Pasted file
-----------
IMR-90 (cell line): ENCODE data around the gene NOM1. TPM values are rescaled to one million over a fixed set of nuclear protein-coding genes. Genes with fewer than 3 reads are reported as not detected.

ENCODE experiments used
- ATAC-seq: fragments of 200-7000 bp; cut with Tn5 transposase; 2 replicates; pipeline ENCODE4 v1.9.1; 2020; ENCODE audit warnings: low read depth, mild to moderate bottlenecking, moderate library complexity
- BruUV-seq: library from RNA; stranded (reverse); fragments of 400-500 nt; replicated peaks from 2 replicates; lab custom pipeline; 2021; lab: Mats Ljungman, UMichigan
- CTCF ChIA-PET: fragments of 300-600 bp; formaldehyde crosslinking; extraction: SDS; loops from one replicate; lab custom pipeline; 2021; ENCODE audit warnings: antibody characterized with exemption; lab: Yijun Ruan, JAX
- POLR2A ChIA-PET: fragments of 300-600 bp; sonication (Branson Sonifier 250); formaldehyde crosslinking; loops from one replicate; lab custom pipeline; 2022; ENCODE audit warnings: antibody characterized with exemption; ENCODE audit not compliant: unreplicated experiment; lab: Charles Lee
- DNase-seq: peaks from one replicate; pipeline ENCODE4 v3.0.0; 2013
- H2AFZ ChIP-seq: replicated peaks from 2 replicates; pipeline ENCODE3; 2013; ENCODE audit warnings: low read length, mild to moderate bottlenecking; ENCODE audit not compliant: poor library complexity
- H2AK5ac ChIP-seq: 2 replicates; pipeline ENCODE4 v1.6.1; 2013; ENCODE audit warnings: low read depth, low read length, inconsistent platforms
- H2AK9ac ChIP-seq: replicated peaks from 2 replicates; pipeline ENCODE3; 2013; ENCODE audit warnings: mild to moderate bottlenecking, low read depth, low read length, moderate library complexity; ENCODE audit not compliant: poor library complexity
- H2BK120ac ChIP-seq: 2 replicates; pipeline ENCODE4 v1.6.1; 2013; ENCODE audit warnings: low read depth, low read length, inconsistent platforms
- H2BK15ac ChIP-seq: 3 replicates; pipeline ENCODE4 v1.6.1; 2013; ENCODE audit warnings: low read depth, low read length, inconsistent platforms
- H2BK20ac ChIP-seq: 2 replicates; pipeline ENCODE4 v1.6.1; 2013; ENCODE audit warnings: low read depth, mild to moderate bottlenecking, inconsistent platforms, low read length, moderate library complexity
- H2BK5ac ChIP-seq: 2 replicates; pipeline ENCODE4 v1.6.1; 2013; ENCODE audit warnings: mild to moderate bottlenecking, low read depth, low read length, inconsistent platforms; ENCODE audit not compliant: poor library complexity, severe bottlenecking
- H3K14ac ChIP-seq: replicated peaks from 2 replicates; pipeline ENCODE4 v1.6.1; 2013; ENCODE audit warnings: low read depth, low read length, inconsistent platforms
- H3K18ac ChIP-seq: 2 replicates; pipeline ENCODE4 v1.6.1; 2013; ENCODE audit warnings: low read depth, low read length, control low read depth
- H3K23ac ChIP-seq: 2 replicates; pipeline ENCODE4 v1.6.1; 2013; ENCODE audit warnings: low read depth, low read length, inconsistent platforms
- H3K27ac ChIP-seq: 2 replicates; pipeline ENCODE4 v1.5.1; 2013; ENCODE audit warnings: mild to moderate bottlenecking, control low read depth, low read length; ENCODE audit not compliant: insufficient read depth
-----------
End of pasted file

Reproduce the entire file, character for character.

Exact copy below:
IMR-90 (cell line): ENCODE data around the gene NOM1. TPM values are rescaled to one million over a fixed set of nuclear protein-coding genes. Genes with fewer than 3 reads are reported as not detected.

ENCODE experiments used
- ATAC-seq: fragments of 200-7000 bp; cut with Tn5 transposase; 2 replicates; pipeline ENCODE4 v1.9.1; 2020; ENCODE audit warnings: low read depth, mild to moderate bottlenecking, moderate library complexity
- BruUV-seq: library from RNA; stranded (reverse); fragments of 400-500 nt; replicated peaks from 2 replicates; lab custom pipeline; 2021; lab: Mats Ljungman, UMichigan
- CTCF ChIA-PET: fragments of 300-600 bp; formaldehyde crosslinking; extraction: SDS; loops from one replicate; lab custom pipeline; 2021; ENCODE audit warnings: antibody characterized with exemption; lab: Yijun Ruan, JAX
- POLR2A ChIA-PET: fragments of 300-600 bp; sonication (Branson Sonifier 250); formaldehyde crosslinking; loops from one replicate; lab custom pipeline; 2022; ENCODE audit warnings: antibody characterized with exemption; ENCODE audit not compliant: unreplicated experiment; lab: Charles Lee
- DNase-seq: peaks from one replicate; pipeline ENCODE4 v3.0.0; 2013
- H2AFZ ChIP-seq: replicated peaks from 2 replicates; pipeline ENCODE3; 2013; ENCODE audit warnings: low read length, mild to moderate bottlenecking; ENCODE audit not compliant: poor library complexity
- H2AK5ac ChIP-seq: 2 replicates; pipeline ENCODE4 v1.6.1; 2013; ENCODE audit warnings: low read depth, low read length, inconsistent platforms
- H2AK9ac ChIP-seq: replicated peaks from 2 replicates; pipeline ENCODE3; 2013; ENCODE audit warnings: mild to moderate bottlenecking, low read depth, low read length, moderate library complexity; ENCODE audit not compliant: poor library complexity
- H2BK120ac ChIP-seq: 2 replicates; pipeline ENCODE4 v1.6.1; 2013; ENCODE audit warnings: low read depth, low read length, inconsistent platforms
- H2BK15ac ChIP-seq: 3 replicates; pipeline ENCODE4 v1.6.1; 2013; ENCODE audit warnings: low read depth, low read length, inconsistent platforms
- H2BK20ac ChIP-seq: 2 replicates; pipeline ENCODE4 v1.6.1; 2013; ENCODE audit warnings: low read depth, mild to moderate bottlenecking, inconsistent platforms, low read length, moderate library complexity
- H2BK5ac ChIP-seq: 2 replicates; pipeline ENCODE4 v1.6.1; 2013; ENCODE audit warnings: mild to moderate bottlenecking, low read depth, low read length, inconsistent platforms; ENCODE audit not compliant: poor library complexity, severe bottlenecking
- H3K14ac ChIP-seq: replicated peaks from 2 replicates; pipeline ENCODE4 v1.6.1; 2013; ENCODE audit warnings: low read depth, low read length, inconsistent platforms
- H3K18ac ChIP-seq: 2 replicates; pipeline ENCODE4 v1.6.1; 2013; ENCODE audit warnings: low read depth, low read length, control low read depth
- H3K23ac ChIP-seq: 2 replicates; pipeline ENCODE4 v1.6.1; 2013; ENCODE audit warnings: low read depth, low read length, inconsistent platforms
- H3K27ac ChIP-seq: 2 replicates; pipeline ENCODE4 v1.5.1; 2013; ENCODE audit warnings: mild to moderate bottlenecking, control low read depth, low read length; ENCODE audit not compliant: insufficient read depth